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Rape was no fabrication, says Higgins

Brittany Higgins cross-examined in defamation case

Brittany Higgins has vehemently denied fabricating her allegation of being raped by Bruce Lehrmann on a federal minister’s couch.

Giving evidence on Thursday in a Federal Court defamation trial, Higgins became emotional during her cross-examination by Lehrmann’s barrister Steven Whybrow SC.

“That is a fabrication, that you were sexually assaulted,” Whybrow said.

“I understand that is your assertion. It’s insulting but I understand it,” Higgins said.

Lehrmann has sued Network Ten and journalist Lisa Wilkinson for defamation over a February 2021 report on The Project where Higgins was interviewed.

The rape allegedly occurred in the Parliament House office of Lehrmann and Higgins’ then boss, senator Linda Reynolds, early on March 23, 2019.

Lehrmann denies there was any sexual intercourse or intimacy.

Whybrow’s lengthy questioning revolved around how Higgins’ evidence had changed over time between statements she gave to the police, in court, to journalists from Ten and News.com.au and in a first draft of a book she had sent to publisher Penguin Random House.

One example was that the location of a box of chocolates eaten after the alleged rape had changed between versions.

“I want to suggest to you that is an example of your evidence evolving as you find out new information,” Whybrow said.

“No, I don’t accept that,” Ms Higgins said.

She admitted giving incorrect statements to Wilkinson and Ten producer Angus Llewellyn during a five-hour interview conducted in January 2021, before she was filmed for The Project broadcast.

These claims, which included what security did and what she was wearing after the alleged rape, were based on her beliefs at the time, the court was told.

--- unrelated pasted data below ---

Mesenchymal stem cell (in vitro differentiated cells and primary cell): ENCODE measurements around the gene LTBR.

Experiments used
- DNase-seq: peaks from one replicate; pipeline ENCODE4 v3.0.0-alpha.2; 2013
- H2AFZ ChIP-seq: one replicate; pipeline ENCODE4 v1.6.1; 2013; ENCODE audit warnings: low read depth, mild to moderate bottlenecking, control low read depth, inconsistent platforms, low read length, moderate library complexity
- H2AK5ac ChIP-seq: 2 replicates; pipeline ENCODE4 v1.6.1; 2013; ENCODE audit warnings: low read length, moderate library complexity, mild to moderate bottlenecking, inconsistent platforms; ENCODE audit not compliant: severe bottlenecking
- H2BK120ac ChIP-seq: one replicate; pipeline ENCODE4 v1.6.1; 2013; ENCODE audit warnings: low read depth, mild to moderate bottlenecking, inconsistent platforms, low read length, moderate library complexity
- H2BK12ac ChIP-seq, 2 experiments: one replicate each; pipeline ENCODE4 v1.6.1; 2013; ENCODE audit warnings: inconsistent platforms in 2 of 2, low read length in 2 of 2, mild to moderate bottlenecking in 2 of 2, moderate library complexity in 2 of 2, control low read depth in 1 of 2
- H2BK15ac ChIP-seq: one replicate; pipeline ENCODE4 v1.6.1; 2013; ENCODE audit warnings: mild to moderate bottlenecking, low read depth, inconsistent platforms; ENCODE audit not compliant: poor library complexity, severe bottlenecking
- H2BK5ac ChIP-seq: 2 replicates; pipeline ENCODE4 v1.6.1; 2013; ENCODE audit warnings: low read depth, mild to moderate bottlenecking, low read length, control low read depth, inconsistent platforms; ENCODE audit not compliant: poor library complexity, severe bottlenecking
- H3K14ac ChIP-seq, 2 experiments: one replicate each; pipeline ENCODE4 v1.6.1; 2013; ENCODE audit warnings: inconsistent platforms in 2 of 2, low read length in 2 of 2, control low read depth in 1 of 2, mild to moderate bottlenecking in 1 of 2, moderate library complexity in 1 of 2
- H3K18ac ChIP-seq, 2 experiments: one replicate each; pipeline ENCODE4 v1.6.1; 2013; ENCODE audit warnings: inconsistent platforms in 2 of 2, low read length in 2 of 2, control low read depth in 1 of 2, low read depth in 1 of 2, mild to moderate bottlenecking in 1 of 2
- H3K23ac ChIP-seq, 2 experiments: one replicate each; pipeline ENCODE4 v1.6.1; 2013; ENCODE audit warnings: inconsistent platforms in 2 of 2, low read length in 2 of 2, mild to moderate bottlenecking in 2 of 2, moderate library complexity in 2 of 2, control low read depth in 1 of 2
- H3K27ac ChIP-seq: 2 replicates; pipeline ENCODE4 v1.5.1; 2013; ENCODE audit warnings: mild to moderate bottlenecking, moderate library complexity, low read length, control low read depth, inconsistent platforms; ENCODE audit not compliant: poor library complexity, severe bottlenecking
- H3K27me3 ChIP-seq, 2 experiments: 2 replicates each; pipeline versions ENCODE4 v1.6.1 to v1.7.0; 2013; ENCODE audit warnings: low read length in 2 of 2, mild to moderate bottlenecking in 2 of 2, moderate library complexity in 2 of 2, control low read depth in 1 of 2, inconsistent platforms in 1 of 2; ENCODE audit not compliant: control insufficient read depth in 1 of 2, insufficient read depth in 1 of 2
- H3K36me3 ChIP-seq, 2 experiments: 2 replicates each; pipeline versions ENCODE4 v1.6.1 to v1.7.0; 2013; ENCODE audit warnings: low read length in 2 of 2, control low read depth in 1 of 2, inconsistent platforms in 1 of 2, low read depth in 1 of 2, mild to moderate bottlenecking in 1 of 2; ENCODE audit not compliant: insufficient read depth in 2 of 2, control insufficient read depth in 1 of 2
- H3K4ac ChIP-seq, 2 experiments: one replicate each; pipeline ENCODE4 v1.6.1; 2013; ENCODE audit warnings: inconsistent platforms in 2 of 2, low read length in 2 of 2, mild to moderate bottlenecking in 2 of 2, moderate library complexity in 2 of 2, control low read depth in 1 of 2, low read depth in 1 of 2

Higgins was also taken to her $325,000 book deal with Penguin Random House for an account of the events surrounding the alleged rape.

Having already received about $108,000 as an advance, Higgins denied she had a financial interest in the outcome of the defamation proceedings, given that she was still yet to receive about $216,000.

“If I ever actually finish the book, I will donate all $200,000 whatever to charity. I don’t care about the money,” she told Justice Michael Lee.

Higgins said a draft sent to Penguin in April 2021 was “crap” and contained inaccuracies about the alleged rape, saying her evidence to the court was the actual truth.

The defamation trial, which was watched by almost 15,000 people on a livestream, continues.

Lehrmann has already given evidence in which he admitted to lies and false statements he gave to police, Parliament House security, his employer and supervisor, and the media.

He was charged in August 2021 over the alleged rape, but his criminal trial in the ACT Supreme Court was derailed by juror misconduct.

Prosecutors did not seek a second trial, citing concerns for Higgins’ mental health.

A landmark report into the ACT legal system and the Higgins case in August made damning findings against former director of public prosecutions Shane Drumgold, which he has sought to challenge.

Lehrmann is also before Queensland courts accused of raping another woman twice in Toowoomba in October 2021.

He has not yet entered a plea, but his lawyers have indicated he denies the charges.

1800 RESPECT 1800 737 732

National Sexual Abuse and Redress Support Service 1800 211 028

– AAP

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